Matthew 1:18, The Virgin Birth, part II of V
This is how the birth of Jesus Christ came about: His mother Mary was pledged to be married to Joseph, but before they came together, she was found to be with child through the Holy Spirit.
//As mentioned yesterday, I’m presenting a short series on the virgin birth to explain why many Christians do not feel it’s necessary to believe literally in this particular miracle. They find it more likely that Jesus’ birth was as normal as any other. Yesterday, I discussed the Virgin Birth from the perspective of internal evidence in the Bible, and pointed out that the earliest Biblical writings seem to contradict a miraculous birth. Perhaps stories of Jesus’ birth first surfaced 40-50 years after his death.
Today, I’d like to focus on what it means to say someone had a miraculous birth. We must remember that the New Testament is primarily a first-century collection of writings, portraying a first-century mindset. The virgin birth stories in the Bible were written in an age and for an audience who understood such stories to be not literal events, but a means of honoring great men, heroes, or gods. Hellenistic stories were rife with the idea of a god impregnating a human woman. The births of Caesar Augustus and Alexander the Great are good examples. Jesus was neither the first nor the last in a long line of miracle births throughout the known world.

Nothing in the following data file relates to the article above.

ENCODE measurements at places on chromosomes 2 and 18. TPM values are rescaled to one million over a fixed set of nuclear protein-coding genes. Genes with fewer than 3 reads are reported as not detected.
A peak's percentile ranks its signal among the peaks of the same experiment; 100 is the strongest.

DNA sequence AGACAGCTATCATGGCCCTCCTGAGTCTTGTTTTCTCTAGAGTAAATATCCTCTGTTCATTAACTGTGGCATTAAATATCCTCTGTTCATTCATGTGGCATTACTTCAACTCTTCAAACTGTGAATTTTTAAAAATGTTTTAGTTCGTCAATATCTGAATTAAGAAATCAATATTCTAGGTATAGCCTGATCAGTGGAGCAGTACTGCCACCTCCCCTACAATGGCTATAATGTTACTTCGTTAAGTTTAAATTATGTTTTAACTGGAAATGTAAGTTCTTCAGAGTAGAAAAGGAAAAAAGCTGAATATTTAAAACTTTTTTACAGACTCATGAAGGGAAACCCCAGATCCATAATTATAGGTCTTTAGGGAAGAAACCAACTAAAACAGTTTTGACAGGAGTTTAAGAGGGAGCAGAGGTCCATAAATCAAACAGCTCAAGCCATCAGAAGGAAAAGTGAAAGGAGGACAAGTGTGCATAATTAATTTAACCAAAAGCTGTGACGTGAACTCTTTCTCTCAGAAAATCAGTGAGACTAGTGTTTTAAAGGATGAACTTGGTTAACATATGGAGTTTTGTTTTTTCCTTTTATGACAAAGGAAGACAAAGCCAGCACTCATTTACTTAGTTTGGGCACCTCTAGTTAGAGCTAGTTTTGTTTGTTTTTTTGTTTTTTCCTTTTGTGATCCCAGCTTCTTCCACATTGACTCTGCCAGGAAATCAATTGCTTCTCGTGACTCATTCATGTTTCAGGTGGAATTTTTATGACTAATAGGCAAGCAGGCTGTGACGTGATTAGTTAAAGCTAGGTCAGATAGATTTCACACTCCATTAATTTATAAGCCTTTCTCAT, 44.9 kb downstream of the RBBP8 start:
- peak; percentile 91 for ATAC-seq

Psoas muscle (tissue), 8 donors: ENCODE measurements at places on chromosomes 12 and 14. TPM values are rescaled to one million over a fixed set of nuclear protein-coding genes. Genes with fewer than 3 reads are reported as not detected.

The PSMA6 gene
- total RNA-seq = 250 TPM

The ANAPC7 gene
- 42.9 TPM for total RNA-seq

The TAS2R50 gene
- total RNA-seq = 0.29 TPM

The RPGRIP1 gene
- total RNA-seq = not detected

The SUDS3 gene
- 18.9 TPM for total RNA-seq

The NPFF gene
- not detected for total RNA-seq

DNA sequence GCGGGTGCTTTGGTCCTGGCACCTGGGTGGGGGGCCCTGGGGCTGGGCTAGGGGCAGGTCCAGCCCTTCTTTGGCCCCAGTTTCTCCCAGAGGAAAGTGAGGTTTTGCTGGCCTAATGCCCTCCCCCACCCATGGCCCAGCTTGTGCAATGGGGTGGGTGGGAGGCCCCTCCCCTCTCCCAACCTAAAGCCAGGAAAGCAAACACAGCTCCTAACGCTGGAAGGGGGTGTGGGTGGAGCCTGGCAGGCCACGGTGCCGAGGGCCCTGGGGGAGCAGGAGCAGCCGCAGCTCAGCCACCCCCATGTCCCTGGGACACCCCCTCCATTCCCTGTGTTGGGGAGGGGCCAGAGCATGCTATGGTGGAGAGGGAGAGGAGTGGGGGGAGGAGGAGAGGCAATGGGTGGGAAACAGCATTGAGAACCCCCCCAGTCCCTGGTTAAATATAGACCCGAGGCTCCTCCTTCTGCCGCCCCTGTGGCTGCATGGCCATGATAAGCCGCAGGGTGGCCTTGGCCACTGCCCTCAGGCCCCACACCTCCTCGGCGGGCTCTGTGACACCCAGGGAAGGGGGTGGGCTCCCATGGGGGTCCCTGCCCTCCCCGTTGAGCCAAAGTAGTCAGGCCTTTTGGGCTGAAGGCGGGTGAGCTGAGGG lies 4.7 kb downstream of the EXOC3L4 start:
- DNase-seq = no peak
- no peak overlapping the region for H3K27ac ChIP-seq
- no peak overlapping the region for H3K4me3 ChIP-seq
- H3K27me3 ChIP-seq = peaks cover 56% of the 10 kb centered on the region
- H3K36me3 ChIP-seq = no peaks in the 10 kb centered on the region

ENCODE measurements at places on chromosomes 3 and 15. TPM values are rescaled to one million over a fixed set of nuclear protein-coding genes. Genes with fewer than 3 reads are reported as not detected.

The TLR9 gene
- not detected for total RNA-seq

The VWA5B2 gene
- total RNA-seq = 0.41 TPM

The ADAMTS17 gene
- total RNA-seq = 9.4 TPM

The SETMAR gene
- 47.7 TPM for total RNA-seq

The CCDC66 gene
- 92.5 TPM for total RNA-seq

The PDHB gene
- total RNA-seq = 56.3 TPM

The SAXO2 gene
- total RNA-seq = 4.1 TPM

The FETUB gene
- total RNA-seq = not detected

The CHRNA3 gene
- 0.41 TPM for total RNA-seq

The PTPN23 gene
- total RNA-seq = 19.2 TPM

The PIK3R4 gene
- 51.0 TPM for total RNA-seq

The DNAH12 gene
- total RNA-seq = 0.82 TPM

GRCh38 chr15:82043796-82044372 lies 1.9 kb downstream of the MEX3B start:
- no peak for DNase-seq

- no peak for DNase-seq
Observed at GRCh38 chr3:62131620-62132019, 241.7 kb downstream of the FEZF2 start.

Thus, when a pagan polemicist named Celsus attacks Christianity in his letter On the True Doctrine, he does not bother to address the impossibility of a literal virgin birth for Christ, but rather, whether Christ deserves such a tale told about him. Celsus states, in pretending to address Jesus, “After all, the old myths of the Greeks that attribute a divine birth to Perseus, Amphion, Aeacus and Minor are equally good evidence of their wondrous works on behalf of mankind–and are certainly no less lacking in plausibility than the stories of your followers. What have you done by word of deed that is quite so wonderful as those heroes of old?”
So if early readers of the Gospel at first considered the virgin birth to be more of an honorific story, why and when did Christians begin to think of it as a literal event? Second-century apologist Justin Martyr may have helped: he insisted that while the majority of Christians of his era still did not believe literally in the virgin birth story (because it sounded too much like the pagan myth of Danae, impregnated by Zeus), we still should believe it happened as written (see Dialogue with the Jew Trypho, by Justin Martyr).